Storing unused, unwanted, or expired medicines can lead to accidental poisoning, drug abuse, and even drug trafficking. Unfortunately, when people dispose of their medicines, they often flush them down the toilet, not knowing that most wastewater treatment plants are not designed to safely remove medicine from water. As a result, these drugs end up contaminating our streams, rivers, and waterways. Drug take-back collection programs provide communities with a simple, safe, and effective way to dispose of their leftover medicines.
The Drug Enforcement Administration’s (DEA) final rule on the collection and disposal of controlled substances, such as Oxycontin, Percocet, and Vicodin—released September 9, 2014—allows manufacturers, distributors, reverse distributors, narcotic treatment programs, retail pharmacies, and hospitals/clinics with an on-site pharmacy to voluntarily apply for authorization to maintain on-site drug collection receptacles and mail-back programs.
In addition to following federal regulations regarding the disposal of controlled substances, states and municipalities also support programs for safe pharmaceutical disposal. While there is no standard method for designing and implementing a take-back program, all programs must comply with certain collection, handling, storage, transportation, and disposal guidelines. It is important to check with state regulatory agencies, state pharmacy boards, and local government agencies to see which policies are currently in place. From there, you can begin building your own program within the legal parameters of your local jurisdiction, while also complying with the DEA rule.
On this page you will find a number of resources to help identify the best ways to develop partnerships, run messaging campaigns, and create a successful take-back initiative for your community.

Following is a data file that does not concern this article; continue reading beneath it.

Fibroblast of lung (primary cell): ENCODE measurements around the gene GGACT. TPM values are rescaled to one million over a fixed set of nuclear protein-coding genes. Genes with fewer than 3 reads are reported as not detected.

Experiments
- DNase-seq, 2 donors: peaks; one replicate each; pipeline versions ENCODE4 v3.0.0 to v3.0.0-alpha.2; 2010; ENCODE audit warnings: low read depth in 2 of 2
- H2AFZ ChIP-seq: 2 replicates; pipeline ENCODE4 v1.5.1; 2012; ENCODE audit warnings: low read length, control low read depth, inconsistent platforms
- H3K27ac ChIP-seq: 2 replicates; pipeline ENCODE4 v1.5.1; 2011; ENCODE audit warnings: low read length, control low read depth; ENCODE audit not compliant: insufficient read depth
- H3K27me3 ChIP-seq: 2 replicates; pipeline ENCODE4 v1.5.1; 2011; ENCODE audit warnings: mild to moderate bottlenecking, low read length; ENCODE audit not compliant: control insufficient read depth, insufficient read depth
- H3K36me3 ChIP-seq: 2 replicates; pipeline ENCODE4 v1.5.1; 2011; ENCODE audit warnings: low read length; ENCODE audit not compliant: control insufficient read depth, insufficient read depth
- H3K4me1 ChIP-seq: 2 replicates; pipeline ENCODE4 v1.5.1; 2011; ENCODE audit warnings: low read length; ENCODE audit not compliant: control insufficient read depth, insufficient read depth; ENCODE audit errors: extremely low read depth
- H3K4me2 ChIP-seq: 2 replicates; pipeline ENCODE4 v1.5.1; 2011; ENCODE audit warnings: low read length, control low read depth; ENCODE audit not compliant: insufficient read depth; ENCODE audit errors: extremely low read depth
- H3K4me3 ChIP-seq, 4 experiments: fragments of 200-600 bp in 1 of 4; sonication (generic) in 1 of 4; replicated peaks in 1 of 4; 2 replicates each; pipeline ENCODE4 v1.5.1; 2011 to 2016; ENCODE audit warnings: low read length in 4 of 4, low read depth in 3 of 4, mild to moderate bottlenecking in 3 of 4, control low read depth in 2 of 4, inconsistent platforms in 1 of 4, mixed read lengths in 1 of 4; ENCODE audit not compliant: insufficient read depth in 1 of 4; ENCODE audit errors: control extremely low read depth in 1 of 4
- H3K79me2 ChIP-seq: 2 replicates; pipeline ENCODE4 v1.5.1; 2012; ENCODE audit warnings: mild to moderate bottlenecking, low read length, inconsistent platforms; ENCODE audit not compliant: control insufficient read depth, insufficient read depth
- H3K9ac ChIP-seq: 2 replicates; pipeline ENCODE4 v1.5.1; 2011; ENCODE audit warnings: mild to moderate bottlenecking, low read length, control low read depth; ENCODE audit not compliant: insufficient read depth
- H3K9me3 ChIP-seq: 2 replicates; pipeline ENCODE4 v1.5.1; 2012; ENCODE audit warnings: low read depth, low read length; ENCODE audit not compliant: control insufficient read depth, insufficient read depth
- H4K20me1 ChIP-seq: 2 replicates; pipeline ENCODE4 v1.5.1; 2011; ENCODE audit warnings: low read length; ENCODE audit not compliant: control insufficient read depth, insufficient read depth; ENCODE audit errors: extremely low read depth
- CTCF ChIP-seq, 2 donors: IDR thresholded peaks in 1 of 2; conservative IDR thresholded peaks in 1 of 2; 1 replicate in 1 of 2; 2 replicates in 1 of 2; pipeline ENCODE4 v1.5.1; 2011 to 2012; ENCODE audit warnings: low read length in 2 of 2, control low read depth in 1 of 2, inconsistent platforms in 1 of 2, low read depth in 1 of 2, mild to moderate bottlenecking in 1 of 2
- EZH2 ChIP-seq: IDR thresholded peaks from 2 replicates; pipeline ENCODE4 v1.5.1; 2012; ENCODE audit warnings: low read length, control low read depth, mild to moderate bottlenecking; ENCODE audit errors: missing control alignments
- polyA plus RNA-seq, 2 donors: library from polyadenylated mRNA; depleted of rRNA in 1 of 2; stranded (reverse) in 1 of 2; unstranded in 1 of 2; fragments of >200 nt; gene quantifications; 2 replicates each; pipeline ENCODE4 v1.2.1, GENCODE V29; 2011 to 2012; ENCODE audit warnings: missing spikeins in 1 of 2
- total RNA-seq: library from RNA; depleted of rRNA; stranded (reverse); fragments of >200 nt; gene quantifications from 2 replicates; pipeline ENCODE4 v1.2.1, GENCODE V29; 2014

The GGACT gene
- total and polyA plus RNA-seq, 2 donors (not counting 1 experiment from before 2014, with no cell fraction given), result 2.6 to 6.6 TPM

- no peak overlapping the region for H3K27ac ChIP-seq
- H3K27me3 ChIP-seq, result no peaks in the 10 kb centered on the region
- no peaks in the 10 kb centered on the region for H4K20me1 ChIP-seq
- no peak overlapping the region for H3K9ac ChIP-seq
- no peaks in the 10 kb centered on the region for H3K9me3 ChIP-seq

To learn more about PSI’s efforts to bring pharmaceutical take-backs to all communities, click here.
Resources on the DEA’s Final Rule for the Collection and Disposal of Controlled Substances
Drug Disposal Information. (DEA).
Drug Enforcement Administration. (King County, WA).
How-to Guide for Drug Take-Back: Managing a Pharmacy-Based Collection Program for Leftover Pharmaceuticals (September 2016).
Lessons Learned: Voluntary Pharmaceutical Take-Back in the Great Lakes. (September 2013).
Key Elements of Pharmaceutical Collection and Disposal Programs: A Vision for the Great Lakes Region. (October 2011).
Prescription for Safety Program. (Covanta Energy).
MedReturn Drug Collection Unit - Locations and Resources.
Green Pharmacy Program. (Teleosis Institute).
Unused and Expired Medicines Project. (Community Medical Foundation for Patient Safety).
Safe Disposal of Unused Controlled Substances: Current Challenges and Opportunities for Reform. (Avalare Health, prepared for King Pharmaceuticals).
Good Drugs Gone Bad. (Drug Abuse Prevention Coalition in Wisconsin).
Resources for Holding a Drug Take-Back Collection Event
Video Series - How to Organize a Collection for Household Pharmaceutical Waste. Ed Gottlieb, Ithaca Area Wastewater Treatment Facility, New York.
Medication Disposal Day Guidelines. Cardinal Health Foundation.
Holding an Unwanted Medication Collection for Community Pharmacies: A Quick Guide. (November 2008). Northeast Recycling Council.
How to Hold a Successful Unwanted Medicine Collection Event. (2009). Indiana-Illinois Sea Grant.
Project Drug Drop. National Association of Drug Diversion Investigators (NADDI).
CalRecycle. Criteria and Procedures for Model Home-Generated Pharmaceutical Waste Collection and Disposal Programs.
Oregon Pharmaceutical Take-Back Stakeholder Group: Final Report. (2007).
New York Department of Energy and Conservation. How to Hold a Pharmaceutical Collection.
Washington Take Back Your Meds Coalition.
Wisconsin Department of Natural Resources. Collecting Unwanted Household Pharmaceuticals.
Drug Take-Back Programs in the Great Lakes States: A Closer Look. (September 2013).